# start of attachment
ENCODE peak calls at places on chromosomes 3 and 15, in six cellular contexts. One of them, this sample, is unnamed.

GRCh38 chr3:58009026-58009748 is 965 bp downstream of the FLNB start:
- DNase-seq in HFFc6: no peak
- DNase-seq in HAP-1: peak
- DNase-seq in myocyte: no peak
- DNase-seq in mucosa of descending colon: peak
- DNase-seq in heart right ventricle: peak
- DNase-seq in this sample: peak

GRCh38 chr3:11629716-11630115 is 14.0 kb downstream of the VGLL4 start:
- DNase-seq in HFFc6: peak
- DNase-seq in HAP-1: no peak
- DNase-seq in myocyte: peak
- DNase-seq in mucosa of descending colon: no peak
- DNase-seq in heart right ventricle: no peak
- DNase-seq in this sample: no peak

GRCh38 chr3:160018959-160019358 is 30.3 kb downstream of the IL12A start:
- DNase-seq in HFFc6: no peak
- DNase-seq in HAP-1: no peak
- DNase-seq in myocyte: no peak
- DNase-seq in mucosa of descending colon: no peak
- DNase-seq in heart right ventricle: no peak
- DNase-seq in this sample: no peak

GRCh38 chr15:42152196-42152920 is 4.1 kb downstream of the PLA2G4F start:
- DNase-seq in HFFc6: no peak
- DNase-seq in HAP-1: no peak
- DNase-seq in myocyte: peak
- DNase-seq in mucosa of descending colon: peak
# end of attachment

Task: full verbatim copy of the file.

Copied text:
ENCODE peak calls at places on chromosomes 3 and 15, in six cellular contexts. One of them, this sample, is unnamed.

GRCh38 chr3:58009026-58009748 is 965 bp downstream of the FLNB start:
- DNase-seq in HFFc6: no peak
- DNase-seq in HAP-1: peak
- DNase-seq in myocyte: no peak
- DNase-seq in mucosa of descending colon: peak
- DNase-seq in heart right ventricle: peak
- DNase-seq in this sample: peak

GRCh38 chr3:11629716-11630115 is 14.0 kb downstream of the VGLL4 start:
- DNase-seq in HFFc6: peak
- DNase-seq in HAP-1: no peak
- DNase-seq in myocyte: peak
- DNase-seq in mucosa of descending colon: no peak
- DNase-seq in heart right ventricle: no peak
- DNase-seq in this sample: no peak

GRCh38 chr3:160018959-160019358 is 30.3 kb downstream of the IL12A start:
- DNase-seq in HFFc6: no peak
- DNase-seq in HAP-1: no peak
- DNase-seq in myocyte: no peak
- DNase-seq in mucosa of descending colon: no peak
- DNase-seq in heart right ventricle: no peak
- DNase-seq in this sample: no peak

GRCh38 chr15:42152196-42152920 is 4.1 kb downstream of the PLA2G4F start:
- DNase-seq in HFFc6: no peak
- DNase-seq in HAP-1: no peak
- DNase-seq in myocyte: peak
- DNase-seq in mucosa of descending colon: peak